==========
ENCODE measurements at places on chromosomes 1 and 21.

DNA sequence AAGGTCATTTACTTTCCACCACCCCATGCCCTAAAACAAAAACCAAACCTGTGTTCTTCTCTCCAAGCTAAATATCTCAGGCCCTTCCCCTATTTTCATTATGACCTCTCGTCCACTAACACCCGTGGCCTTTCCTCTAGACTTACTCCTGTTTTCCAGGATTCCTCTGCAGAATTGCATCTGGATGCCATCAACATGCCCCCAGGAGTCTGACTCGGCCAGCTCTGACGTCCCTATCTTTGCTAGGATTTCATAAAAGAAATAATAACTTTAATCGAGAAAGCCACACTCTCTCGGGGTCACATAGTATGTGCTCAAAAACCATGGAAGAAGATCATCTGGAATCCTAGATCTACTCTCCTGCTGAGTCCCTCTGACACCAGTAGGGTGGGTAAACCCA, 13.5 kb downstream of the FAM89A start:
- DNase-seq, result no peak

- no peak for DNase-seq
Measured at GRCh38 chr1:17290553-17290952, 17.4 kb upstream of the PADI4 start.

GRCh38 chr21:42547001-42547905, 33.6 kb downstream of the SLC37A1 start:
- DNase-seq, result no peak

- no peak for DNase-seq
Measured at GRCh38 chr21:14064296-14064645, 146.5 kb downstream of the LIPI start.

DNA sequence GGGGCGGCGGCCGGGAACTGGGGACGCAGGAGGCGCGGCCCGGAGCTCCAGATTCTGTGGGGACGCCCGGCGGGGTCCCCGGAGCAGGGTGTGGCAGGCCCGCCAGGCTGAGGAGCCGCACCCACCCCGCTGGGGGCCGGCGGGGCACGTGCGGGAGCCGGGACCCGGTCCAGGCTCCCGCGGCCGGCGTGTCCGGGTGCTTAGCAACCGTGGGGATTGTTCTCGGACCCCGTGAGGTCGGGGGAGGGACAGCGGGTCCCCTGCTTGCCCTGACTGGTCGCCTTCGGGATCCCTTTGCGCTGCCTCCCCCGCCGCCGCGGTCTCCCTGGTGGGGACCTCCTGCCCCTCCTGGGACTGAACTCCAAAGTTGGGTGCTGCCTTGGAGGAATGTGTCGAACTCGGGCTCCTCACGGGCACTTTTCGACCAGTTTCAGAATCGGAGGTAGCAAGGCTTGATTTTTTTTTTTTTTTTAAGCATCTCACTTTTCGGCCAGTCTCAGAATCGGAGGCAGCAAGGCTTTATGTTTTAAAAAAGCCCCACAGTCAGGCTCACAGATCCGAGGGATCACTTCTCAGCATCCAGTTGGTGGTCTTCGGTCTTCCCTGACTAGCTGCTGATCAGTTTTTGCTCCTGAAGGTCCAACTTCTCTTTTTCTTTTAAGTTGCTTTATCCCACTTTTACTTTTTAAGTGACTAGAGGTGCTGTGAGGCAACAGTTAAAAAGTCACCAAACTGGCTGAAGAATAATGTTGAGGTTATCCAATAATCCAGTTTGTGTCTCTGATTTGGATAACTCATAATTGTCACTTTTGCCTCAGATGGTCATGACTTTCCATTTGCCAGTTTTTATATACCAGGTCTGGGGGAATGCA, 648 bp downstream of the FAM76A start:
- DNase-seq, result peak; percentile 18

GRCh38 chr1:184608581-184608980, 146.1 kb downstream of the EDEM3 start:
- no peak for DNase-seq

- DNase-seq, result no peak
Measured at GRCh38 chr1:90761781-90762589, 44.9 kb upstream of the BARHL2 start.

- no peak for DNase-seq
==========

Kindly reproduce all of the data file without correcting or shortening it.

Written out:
ENCODE measurements at places on chromosomes 1 and 21.

DNA sequence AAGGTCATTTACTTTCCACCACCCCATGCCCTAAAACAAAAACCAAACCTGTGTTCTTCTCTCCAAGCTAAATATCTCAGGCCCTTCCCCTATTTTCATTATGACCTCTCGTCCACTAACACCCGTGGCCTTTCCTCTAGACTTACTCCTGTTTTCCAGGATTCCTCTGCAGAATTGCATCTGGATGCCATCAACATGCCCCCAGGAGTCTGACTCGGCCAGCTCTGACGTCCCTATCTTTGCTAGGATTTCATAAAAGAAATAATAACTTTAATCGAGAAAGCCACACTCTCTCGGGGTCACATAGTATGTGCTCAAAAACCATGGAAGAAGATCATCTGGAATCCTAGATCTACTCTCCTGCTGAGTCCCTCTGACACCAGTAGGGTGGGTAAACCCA, 13.5 kb downstream of the FAM89A start:
- DNase-seq, result no peak

- no peak for DNase-seq
Measured at GRCh38 chr1:17290553-17290952, 17.4 kb upstream of the PADI4 start.

GRCh38 chr21:42547001-42547905, 33.6 kb downstream of the SLC37A1 start:
- DNase-seq, result no peak

- no peak for DNase-seq
Measured at GRCh38 chr21:14064296-14064645, 146.5 kb downstream of the LIPI start.

DNA sequence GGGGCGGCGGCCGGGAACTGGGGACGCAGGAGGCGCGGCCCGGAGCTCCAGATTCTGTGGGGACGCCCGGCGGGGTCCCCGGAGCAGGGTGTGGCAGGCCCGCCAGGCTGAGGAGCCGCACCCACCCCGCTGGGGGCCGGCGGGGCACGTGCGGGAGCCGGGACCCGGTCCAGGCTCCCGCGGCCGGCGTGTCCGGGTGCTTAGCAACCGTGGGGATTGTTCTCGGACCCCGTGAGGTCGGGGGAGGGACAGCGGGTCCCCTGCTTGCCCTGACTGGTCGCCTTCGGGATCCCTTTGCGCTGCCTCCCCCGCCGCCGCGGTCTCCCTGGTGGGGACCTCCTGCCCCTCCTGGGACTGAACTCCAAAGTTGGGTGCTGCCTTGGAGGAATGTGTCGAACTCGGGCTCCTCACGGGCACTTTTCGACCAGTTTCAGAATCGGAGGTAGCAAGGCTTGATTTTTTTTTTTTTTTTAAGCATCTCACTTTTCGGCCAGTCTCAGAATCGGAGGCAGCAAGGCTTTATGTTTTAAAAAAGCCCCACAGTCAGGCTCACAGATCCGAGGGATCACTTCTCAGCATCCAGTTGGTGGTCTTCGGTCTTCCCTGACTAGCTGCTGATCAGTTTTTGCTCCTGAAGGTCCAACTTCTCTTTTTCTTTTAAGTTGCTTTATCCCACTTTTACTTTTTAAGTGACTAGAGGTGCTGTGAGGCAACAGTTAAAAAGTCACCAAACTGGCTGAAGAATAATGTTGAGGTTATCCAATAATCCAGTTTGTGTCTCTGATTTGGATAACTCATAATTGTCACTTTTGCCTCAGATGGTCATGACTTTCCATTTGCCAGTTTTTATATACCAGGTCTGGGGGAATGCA, 648 bp downstream of the FAM76A start:
- DNase-seq, result peak; percentile 18

GRCh38 chr1:184608581-184608980, 146.1 kb downstream of the EDEM3 start:
- no peak for DNase-seq

- DNase-seq, result no peak
Measured at GRCh38 chr1:90761781-90762589, 44.9 kb upstream of the BARHL2 start.

- no peak for DNase-seq